With his dark-rimmed glasses, Jonah Knutson doesn’t look like the salty fisherman.
But he smells like it.
“I’ve got a distinctive old wooden boat smell,” Knutson says. A combination of boat diesel, pine tar, linseed oil and turpentine. And chum salmon guts.
Knutson grew up in West Seattle, son of a commercial fisherman. Twelve years ago, he revamped his dad’s old boat and has since spent fall nights on the twinkling waters between Bainbridge and Seattle. He’s one of about 40 gillnetters who fish here.
The Area 10 chum fishery, where he fishes, has the night shift, 5 p.m. to 9 a.m. The chum fishery goes from mid-October to mid-November, and it's a sideline to his Alaska season.
"Runs in Puget Sound are wildly inconsistent, owning, I would say anyway, primarily to habitat degradation," he says.
In southeastern Alaska, where he spends eight to 10 weeks, runs are between 20 pounds (a bad day) to 5,000 pounds of salmon (a much better day).
Photographer Mike Kane spent a night on Knutson's boat, christened Loki, last October, toward the end of the fishing season. These are his photos.
Knutson is 36 and married with two cattle dogs.
Knutson attended the UW and lives in South Park now. “I’ve been local my whole life,” he says.
They go way back as a fishing family, although a few generations skipped the business. His grandma’s family history involves fishing in Norway. Her grandfather had a boatyard on Eliza Island in Washington state.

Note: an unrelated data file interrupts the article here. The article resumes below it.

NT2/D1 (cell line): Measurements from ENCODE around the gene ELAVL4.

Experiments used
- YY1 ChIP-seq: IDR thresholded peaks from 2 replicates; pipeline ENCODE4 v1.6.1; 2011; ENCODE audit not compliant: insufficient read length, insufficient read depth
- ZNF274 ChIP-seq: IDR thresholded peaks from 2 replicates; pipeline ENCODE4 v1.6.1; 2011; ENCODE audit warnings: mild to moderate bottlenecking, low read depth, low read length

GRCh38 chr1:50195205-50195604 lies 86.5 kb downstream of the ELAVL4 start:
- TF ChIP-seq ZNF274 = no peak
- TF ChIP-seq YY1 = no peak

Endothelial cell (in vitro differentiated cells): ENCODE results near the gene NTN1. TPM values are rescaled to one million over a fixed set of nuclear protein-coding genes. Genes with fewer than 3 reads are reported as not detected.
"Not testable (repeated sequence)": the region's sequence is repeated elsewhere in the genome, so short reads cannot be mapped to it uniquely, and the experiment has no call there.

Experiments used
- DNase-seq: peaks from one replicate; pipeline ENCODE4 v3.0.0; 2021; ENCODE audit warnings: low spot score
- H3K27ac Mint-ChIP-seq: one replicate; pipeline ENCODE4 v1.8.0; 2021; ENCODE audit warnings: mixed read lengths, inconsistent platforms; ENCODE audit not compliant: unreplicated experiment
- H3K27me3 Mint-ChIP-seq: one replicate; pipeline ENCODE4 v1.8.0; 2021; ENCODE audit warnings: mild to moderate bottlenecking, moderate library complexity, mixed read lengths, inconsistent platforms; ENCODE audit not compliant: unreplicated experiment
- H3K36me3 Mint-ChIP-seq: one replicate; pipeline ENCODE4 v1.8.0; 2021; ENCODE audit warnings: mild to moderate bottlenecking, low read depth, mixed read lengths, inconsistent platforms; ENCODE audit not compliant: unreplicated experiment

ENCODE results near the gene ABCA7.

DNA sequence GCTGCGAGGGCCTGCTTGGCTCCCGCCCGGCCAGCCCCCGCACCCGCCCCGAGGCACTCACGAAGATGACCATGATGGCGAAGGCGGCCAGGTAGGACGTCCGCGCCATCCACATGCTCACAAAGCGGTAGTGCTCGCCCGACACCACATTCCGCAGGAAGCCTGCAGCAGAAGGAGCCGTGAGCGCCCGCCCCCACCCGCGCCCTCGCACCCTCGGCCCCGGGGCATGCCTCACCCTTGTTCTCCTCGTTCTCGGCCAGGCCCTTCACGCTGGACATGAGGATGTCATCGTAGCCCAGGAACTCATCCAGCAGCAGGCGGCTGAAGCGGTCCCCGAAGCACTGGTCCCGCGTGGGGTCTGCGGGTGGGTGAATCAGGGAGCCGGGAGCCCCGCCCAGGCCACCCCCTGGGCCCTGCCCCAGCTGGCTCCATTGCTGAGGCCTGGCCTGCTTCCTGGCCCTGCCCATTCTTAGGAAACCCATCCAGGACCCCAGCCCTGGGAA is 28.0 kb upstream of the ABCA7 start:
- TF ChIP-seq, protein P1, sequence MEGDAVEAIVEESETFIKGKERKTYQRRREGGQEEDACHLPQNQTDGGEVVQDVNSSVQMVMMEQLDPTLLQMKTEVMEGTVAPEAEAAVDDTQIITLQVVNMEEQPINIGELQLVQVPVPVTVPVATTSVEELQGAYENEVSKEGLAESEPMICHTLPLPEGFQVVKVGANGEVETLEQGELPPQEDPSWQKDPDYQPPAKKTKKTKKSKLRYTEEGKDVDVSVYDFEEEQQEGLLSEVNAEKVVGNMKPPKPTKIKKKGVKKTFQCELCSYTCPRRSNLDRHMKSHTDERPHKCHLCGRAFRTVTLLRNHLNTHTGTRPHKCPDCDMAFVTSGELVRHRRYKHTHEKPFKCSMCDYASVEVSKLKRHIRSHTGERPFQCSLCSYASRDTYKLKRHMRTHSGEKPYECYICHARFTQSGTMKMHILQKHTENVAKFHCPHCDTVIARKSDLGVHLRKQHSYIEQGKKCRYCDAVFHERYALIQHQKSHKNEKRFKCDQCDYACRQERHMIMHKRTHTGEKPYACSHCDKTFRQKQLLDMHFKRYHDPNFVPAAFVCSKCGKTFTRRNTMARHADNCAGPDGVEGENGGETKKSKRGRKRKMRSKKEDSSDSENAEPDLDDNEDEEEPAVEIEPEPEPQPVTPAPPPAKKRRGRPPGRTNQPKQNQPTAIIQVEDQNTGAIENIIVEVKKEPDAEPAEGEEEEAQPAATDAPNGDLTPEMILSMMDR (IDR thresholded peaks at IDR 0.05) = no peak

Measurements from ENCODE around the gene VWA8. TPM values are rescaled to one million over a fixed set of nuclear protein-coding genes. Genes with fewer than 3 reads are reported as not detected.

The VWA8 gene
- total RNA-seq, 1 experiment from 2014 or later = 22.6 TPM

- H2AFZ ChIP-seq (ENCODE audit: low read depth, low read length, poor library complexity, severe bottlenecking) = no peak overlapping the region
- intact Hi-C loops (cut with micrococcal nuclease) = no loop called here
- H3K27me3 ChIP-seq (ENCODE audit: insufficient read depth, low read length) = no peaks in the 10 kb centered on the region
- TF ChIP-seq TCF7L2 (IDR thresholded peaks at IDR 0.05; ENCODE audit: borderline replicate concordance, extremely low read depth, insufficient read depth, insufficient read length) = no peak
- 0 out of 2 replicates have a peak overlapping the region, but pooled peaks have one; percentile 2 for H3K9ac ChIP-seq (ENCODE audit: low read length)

Knutson keeps a kettle on for tea – green, black or peppermint – and sometimes coffee.
Rain gear, bibs, jacket. Under the rain gear: sweatpants, sweatshirt with the sleeves cut off to avoid getting saturated with salt water and fish guts.
Knutson fishes all five species of Pacific salmon – chum, chinook, coho, pink and sockeye. Mostly, though, he catches chum, also known as keta or dog salmon.
He says his favorite is pink salmon, but that may be a trick of the mind. “I might have tricked myself into believing they’re my favorite because they’re so cheap.”
He works alone or with a deckhand. On the day Mike Kane took photos aboard Loki, he worked with Joe Burnison, his oldest friend. Burnison is also a longshoreman; his dad is a retired longshoreman.
Only tribal members and non-tribal sports fisherman are allowed to fish in Elliott Bay. Other fishermen fish between Bainbridge and Seattle on either side of the shipping lanes.
In the time that he’s been fishing, he’s watched the Seattle of his youth change dramatically.
“Seeing it become as wealthy as a city as it has, it’s alienating,” he says. “I feel like it’s not the place I grew up. I honestly wonder long how I am for this town.”
But most of his family lives here, which would make it hard to leave.
“It’s harder to drive to fisherman’s terminal every day, especially when the viaduct’s out,” he says. “But it’s home; it’s got all the home stuff, good and bad.”
He also aims to keep fishing.
“It depends on ocean acidification, climate change, market change – as well as my own interests,” he says. “For right now, I want to keep fishing.”